Why Innovations Are Arguments

Too many executives confuse what an innovation is with what an innovation would do for them if they had one. The solution? Think of innovation as an if-then argument.

Henry Ford’s argument for the Model T can be expressed as an if-then statement.

Image courtesy of Ford Motor Company.

Attend almost any conference on innovation, and one will hear someone in the audience ask, “Yes, but how are you defining ‘innovation’?” Why is there no clear, shared meaning of “innovation”? I believe it is because most executives confuse what an innovation actually is with what an innovation would do for them if they had one. For example, most companies think of an “innovation” as something that wins a sale with a better solution, increases revenue or takes market share from a competitor. But those aren’t definitions of innovation. They’re outcomes executives would like to get from innovation. The problem is a serious one, not the least because companies send engineers, “technology entrepreneurs” and “technology scouts” in search of innovations when a shared understanding of what they are looking for may not exist across the organization’s people and functions or between “scouts” and managers. More significantly, to “innovate” means to “regenerate” — and most companies decline or fail because they fail to regenerate. I propose that all true innovations are arguments. By this I mean that all innovations are composed of three elements: a proposition and a conclusion linked by an inference. I further propose that this is not merely a convenient or workable definition that covers most instances of innovation. Far from it: Stating that innovations are arguments is not just stating a definition — it is an identity, an equality. Innovation = Argument. Let me explain. When the late Steven Jobs went to Xerox’s Palo Alto Research Center in December 1979 to kick around the lab to see what was up, he made an argument — an innovation. He stumbled on a proposition — the graphical user interface — and inferred that this interface would be the way that everyone would experience computing. Jobs later told Rolling Stone, “Within 10 minutes, it was obvious that every computer would work this way someday. You knew it with every bone in your body.” Steve Jobs was an innovator because he could make inferences between technology propositions and conclusions about human experience.

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4 Comments On: Why Innovations Are Arguments

  • globalroundhouse | March 21, 2012

    “How can a company “get it”? The only way is to hang out with people obsessed with some conclusion about empowering the human experience.” — YES! You “get it” (smile)… the obsession cannot/must not be about increasing profits but improving the human condition/experience. A paradigm shift is needed as you note.

    When I think innovation, I think a jazz ensemble and the improvisations that occur on stage. There is a critical mass of people who “hang out” together to create amazing music. When you put all these “like minded” people together, the clashing of ideas, the call-and-reponse (blues, jazz here but also verbal, conversational, brainstorming), the “argument” forges innovation.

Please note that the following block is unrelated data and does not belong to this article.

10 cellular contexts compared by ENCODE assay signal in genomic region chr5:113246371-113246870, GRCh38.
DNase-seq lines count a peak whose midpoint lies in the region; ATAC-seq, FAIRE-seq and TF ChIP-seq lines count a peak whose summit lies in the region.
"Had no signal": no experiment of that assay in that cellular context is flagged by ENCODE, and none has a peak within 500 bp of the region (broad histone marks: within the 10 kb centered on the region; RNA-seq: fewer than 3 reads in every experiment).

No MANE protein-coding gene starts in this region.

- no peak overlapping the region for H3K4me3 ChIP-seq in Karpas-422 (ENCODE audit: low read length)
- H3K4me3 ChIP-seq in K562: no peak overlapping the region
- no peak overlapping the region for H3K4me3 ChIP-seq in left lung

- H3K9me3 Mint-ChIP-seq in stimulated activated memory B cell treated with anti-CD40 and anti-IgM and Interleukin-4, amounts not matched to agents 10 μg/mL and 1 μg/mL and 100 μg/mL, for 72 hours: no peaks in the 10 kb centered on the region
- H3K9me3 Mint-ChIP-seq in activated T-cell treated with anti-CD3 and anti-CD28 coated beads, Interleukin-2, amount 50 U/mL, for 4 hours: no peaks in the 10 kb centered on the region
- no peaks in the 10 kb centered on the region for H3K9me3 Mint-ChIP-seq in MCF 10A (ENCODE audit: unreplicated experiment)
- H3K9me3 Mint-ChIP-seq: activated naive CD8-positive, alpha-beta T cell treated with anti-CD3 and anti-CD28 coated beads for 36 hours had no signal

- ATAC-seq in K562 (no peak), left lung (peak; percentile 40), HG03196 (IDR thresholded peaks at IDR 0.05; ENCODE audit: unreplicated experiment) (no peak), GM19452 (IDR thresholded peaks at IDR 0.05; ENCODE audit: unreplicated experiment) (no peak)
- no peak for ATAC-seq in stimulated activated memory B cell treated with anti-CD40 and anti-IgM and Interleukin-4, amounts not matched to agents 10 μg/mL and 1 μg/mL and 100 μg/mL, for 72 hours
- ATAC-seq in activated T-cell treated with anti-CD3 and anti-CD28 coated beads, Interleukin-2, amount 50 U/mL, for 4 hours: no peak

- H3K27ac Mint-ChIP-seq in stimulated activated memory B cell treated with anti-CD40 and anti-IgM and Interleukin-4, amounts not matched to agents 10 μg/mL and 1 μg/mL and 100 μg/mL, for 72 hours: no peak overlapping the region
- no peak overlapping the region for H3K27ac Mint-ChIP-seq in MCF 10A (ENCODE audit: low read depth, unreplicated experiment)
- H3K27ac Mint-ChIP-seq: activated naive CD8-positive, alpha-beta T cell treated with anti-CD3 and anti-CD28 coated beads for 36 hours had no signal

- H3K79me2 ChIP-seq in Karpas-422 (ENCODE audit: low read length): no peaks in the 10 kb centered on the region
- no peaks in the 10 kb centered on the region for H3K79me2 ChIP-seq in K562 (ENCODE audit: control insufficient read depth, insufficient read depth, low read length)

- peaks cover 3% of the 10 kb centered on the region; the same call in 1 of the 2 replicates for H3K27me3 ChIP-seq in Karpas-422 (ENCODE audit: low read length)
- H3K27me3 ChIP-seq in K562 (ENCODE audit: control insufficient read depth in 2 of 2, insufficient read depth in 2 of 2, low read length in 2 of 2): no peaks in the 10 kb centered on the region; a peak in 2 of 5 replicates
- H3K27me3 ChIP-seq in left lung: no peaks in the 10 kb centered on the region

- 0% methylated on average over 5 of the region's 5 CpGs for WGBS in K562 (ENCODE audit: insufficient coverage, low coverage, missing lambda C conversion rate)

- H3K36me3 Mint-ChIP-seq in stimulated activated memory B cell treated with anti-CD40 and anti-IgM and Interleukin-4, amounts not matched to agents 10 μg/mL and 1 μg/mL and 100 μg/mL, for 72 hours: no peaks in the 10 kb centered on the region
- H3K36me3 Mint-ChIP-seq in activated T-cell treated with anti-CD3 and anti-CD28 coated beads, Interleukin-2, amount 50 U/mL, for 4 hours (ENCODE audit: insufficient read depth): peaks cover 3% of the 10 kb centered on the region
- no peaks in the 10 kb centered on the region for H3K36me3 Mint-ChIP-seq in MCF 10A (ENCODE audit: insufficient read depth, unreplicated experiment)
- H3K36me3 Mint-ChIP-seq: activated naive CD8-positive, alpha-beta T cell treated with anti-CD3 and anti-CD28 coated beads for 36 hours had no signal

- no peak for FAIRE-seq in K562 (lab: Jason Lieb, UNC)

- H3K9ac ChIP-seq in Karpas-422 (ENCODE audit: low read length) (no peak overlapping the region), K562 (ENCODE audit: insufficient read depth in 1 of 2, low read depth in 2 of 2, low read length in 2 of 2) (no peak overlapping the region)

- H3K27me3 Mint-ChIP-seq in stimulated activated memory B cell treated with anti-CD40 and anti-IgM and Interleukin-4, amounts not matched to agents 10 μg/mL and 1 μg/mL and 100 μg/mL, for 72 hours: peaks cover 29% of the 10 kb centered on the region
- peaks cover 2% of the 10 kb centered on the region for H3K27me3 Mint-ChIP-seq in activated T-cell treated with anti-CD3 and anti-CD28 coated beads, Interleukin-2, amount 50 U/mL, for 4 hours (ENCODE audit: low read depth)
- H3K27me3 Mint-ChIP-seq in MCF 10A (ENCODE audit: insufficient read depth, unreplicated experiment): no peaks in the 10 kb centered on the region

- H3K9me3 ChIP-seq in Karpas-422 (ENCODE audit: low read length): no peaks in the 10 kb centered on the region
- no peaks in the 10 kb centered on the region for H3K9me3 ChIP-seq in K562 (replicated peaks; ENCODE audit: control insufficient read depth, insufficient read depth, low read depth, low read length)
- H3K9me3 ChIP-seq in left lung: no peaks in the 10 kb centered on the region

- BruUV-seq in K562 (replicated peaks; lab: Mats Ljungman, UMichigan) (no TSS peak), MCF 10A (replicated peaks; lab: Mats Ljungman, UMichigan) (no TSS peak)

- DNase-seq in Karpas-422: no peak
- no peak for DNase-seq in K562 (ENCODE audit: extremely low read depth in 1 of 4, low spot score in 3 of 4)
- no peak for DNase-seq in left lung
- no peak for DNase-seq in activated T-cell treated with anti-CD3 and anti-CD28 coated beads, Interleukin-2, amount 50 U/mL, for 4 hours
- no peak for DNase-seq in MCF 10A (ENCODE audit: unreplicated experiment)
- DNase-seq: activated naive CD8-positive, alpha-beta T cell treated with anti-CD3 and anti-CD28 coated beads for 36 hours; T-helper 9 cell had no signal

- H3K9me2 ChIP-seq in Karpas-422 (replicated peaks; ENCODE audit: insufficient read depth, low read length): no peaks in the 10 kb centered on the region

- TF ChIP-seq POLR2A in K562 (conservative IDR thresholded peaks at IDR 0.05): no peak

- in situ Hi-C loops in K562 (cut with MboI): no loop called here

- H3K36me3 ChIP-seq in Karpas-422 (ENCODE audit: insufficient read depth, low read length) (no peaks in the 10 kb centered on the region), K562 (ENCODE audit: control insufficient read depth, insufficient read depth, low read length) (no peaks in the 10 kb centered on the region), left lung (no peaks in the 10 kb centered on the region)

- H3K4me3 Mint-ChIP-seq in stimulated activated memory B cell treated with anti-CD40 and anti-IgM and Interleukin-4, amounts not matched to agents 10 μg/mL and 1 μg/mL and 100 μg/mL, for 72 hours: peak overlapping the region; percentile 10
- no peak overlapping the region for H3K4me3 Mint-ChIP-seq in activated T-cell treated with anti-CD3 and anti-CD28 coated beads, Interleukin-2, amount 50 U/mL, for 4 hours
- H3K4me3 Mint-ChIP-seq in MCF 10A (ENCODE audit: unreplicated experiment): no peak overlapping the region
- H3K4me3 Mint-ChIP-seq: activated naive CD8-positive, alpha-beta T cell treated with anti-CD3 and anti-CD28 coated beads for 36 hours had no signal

Bingo! You “get it”… now what?!

    http://www.theglobalroundhouse.com
    @GlobalJackie

  • anumakonda.jagadeesh | March 31, 2012

    Excellent post on INNOVATIONS and how to nourish them.
    Dr.A.Jagadeesh Nellore(AP),India
    E-mail: anumakonda.jagadeesh@gmail.com

  • lalatendurath | April 5, 2012

    I could not agree more. It reminds me of a recent paper I had published in my company. “Human Thinking Applied to Problem Solving”

    The importance and impact of human thinking is immense. Thoughts converted to actions can result in outcomes that can carve destinies and create human history and legacy. Universally and always, there have been 7 questions that have engaged the human thought processes before and while problem solving and formulating strategies. There is also a taxonomy created around human thinking variations. They include terms such as big picture thinking, reflective thinking, analytical/critical thinking, action thinking, realistic thinking, creative thinking, focused and structured thinking, strategic thinking and so on. The volume of the taxonomy and the human thinking variations has always confused us with respect to right and relevant thinking. It was time to have a thinking framework—thinking sequence, structure and function (human thinking variations) and so I created one to help think thinking. The thinking framework helps you think, solve,strategize and innovate.

    And yes, innovations are arguments–internal or external to us where we weigh options and think why, why not, what if etc.

  • dan | April 16, 2012

    This is a brilliant way to describe innovation. I often talk about we’re all stakeholders in a tacit dialogue about an evolving future. This makes the same ideas much more concrete and more about the actions the stakeholders are taking to bring that future into existence.

    Very nice!
    Dan Reus – Founder and Chief Instigator
    http://www.openlydisruptive.org

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